4. its dividend safety in the context of its current debt load

Cardinal Health's Dividend Safety Relative to Earnings

First, let's discuss Cardinal Health's dividend safety in the context of the company's current earnings.

When Cardinal Health reported first-quarter financial results on November 8th, the company provided financial guidance for the full fiscal year. Cardinal Health expects to generate adjusted earnings per share between $4.90 and $5.15 for the twelve-month reporting period.

For context, Cardinal Health currently pays a quarterly dividend of $0.476 per share. This implies a payout ratio of just 38% for fiscal 2019.

Using earnings, Cardinal Health's dividend appears very safe for the foreseeable future.

Cardinal Health's Dividend Safety Relative to Free Cash Flow

Many analysts believe that comparing a company's dividend payments to its free cash flow is a better method for assessing dividend safety. Accordingly, we will now compare Cardinal Health's current dividend payment to its free cash flow.

In the first quarter of fiscal 2019, Cardinal Health generated $365 million of cash flow from operating activities and spent $58 million on capital expenditures for free cash flow of $307 million. The company spent $150 million on common share dividends during the same time period for a free cash flow payout ratio of 49%.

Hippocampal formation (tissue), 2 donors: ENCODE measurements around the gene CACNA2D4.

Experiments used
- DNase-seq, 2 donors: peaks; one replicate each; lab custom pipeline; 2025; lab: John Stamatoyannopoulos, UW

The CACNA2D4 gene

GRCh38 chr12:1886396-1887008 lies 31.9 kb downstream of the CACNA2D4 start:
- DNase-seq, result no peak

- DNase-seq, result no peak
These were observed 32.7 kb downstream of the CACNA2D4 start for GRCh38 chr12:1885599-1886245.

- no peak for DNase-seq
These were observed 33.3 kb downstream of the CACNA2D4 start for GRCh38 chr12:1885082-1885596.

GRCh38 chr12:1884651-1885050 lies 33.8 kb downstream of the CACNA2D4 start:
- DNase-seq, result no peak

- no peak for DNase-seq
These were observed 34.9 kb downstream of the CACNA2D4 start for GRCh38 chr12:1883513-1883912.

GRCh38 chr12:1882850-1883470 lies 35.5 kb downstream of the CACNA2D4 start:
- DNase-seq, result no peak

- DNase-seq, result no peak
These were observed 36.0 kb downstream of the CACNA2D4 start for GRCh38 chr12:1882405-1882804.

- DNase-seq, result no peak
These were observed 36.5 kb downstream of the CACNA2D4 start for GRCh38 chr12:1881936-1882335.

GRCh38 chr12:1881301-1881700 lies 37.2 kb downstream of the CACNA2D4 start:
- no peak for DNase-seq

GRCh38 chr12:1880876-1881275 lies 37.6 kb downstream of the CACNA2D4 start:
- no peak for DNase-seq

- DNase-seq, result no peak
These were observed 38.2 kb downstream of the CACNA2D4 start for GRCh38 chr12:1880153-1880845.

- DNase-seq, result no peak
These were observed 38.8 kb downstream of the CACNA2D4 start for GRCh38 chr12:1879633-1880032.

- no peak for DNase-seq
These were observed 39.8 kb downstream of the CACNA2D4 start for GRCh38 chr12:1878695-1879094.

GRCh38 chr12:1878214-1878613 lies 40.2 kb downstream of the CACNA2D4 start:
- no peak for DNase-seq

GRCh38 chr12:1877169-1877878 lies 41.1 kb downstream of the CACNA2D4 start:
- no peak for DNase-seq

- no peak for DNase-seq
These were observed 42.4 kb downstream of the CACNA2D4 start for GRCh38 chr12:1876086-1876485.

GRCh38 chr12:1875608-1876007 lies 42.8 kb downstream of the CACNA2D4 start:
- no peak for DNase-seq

Looking out over a longer time horizon, our conclusion is the same. In fiscal 2018, Cardinal Health generated $2.8 billion of cash from operating activities and spent just $384 million on capital expenditures for free cash flow of $2.4 billion. During the same time period, Cardinal Health spent just $581 million on common share dividends for a payout ratio of 24%.

Using free cash flow, Cardinal Health's dividend safety is just as robust as when we used earnings. The company's dividend appears safe for the foreseeable future.

Cardinal Health's Dividend Safety Relative to Recession Performance

Companies do not cut their dividends in the good times. Instead, dividends are reduced when companies experience financial difficulties. Accordingly, this section will analyze Cardinal Health's current dividend safety in the context of the company's historical recession performance.

We believe that the best way to measure a company's recession resiliency is by measuring its earnings per share performance during the financial crisis that occurred between 2007 and 2009. Cardinal Health's performance during this time period is shown here:

  • 2007 adjusted earnings per share: $3.41
  • 2008 adjusted earnings per share: $3.80
  • 2009 adjusted earnings per share: $2.26